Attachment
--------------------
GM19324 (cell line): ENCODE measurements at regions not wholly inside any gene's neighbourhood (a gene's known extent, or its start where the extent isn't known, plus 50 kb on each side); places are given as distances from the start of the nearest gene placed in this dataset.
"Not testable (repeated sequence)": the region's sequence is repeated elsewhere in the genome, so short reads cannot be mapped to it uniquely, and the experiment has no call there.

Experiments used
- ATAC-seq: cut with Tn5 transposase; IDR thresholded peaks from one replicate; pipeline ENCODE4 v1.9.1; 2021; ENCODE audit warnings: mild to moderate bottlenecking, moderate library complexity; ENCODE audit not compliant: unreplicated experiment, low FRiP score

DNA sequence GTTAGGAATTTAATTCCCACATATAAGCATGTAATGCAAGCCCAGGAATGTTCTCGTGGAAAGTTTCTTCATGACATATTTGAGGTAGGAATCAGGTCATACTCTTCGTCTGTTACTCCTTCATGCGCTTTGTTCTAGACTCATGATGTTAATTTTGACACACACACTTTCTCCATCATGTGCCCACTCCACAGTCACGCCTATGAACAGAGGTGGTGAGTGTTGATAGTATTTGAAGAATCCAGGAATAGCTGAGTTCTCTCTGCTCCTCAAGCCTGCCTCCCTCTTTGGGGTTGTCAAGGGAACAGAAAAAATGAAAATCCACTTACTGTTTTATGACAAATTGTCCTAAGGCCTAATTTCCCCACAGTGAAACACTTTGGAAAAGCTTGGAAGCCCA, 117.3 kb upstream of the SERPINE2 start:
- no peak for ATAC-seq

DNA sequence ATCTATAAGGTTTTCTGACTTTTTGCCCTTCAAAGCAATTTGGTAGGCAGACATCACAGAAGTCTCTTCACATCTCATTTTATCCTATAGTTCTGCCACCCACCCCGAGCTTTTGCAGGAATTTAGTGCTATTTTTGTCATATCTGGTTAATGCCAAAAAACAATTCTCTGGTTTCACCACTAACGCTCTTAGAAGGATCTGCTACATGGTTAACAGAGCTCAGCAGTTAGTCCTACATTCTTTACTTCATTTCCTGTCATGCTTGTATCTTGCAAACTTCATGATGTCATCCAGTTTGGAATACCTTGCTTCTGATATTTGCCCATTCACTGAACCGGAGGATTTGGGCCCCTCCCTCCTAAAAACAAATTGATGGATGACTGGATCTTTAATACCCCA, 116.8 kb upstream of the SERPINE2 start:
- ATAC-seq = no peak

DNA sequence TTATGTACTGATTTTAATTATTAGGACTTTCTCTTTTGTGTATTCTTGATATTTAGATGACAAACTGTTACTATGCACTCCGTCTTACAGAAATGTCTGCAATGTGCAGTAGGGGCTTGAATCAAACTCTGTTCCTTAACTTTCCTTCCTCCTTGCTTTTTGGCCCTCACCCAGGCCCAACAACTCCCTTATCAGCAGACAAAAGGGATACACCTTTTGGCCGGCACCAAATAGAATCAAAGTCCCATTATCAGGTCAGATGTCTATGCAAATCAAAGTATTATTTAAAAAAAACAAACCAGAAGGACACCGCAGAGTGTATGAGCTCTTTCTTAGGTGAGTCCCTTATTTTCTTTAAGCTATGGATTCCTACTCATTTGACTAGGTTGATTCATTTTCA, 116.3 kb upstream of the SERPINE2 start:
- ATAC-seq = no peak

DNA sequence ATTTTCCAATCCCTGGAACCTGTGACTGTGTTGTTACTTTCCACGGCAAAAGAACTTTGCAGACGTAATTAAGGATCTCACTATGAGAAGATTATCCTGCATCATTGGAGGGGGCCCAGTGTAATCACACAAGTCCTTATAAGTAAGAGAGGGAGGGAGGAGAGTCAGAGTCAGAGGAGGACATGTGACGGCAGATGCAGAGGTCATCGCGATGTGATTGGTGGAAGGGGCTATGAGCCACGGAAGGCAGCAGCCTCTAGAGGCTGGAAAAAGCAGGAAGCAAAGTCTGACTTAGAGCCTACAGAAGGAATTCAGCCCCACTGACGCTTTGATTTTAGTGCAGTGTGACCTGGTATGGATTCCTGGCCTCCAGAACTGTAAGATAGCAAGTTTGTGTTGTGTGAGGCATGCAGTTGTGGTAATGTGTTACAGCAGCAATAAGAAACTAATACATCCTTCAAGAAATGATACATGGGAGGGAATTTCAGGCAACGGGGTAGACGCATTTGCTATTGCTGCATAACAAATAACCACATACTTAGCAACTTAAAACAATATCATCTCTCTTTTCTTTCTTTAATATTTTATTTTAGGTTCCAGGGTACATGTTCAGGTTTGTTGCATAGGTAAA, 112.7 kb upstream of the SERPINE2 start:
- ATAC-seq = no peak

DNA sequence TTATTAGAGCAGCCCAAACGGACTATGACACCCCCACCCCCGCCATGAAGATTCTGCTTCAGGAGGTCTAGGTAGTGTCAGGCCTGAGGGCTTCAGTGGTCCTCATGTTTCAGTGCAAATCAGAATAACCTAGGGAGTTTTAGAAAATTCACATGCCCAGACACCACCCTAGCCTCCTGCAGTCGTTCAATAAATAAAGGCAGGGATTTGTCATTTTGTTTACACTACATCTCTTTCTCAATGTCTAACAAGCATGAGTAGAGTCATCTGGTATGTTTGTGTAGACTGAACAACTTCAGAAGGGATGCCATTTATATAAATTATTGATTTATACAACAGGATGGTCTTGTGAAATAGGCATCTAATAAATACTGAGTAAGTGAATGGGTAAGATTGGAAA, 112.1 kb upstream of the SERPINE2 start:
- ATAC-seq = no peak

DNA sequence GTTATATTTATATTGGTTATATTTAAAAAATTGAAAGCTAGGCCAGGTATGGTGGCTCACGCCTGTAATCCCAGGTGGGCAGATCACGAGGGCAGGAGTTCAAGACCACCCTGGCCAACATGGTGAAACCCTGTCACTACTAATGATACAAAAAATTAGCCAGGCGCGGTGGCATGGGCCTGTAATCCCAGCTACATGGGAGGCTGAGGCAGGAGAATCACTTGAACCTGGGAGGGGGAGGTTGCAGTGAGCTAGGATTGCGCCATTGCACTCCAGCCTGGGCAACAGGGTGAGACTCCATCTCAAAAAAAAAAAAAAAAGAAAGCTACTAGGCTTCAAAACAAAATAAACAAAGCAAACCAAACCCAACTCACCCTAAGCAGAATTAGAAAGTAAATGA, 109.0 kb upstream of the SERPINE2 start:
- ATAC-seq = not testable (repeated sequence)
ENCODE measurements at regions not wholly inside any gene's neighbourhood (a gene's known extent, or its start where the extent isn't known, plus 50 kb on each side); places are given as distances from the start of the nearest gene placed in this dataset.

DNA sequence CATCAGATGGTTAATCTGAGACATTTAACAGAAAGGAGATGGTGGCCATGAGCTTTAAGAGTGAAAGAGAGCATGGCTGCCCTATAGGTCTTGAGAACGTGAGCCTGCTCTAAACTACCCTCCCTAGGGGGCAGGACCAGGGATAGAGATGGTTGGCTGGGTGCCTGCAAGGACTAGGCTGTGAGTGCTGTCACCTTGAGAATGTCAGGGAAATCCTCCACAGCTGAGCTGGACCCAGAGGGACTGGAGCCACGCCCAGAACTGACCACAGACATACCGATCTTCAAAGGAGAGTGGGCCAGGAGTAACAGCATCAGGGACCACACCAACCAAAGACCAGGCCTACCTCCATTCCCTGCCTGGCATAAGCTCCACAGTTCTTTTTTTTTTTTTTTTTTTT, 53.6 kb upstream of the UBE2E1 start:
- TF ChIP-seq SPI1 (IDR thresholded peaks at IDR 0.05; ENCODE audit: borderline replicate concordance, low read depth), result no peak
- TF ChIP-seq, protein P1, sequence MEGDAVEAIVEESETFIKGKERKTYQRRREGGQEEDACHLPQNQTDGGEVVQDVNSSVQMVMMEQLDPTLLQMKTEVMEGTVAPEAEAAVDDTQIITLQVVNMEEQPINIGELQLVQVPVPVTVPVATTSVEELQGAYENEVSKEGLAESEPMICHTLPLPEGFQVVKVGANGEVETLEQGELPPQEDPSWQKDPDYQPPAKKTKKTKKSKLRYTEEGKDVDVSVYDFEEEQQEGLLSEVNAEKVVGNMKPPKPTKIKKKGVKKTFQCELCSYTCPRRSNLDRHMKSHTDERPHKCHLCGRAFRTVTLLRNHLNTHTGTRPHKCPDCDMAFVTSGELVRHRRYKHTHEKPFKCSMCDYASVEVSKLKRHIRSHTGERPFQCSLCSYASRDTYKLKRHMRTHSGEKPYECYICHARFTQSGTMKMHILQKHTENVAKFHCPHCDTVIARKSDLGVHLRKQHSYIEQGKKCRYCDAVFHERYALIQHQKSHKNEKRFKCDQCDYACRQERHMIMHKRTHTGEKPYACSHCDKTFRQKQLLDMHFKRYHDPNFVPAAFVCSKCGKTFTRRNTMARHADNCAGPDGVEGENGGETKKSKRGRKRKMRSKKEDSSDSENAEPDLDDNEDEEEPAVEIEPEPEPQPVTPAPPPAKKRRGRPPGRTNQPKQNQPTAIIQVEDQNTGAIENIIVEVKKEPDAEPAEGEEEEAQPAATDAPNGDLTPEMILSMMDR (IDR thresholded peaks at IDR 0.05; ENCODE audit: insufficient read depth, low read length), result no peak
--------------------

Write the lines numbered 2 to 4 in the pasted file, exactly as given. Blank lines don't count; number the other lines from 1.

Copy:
"Not testable (repeated sequence)": the region's sequence is repeated elsewhere in the genome, so short reads cannot be mapped to it uniquely, and the experiment has no call there.

Experiments used
- ATAC-seq: cut with Tn5 transposase; IDR thresholded peaks from one replicate; pipeline ENCODE4 v1.9.1; 2021; ENCODE audit warnings: mild to moderate bottlenecking, moderate library complexity; ENCODE audit not compliant: unreplicated experiment, low FRiP score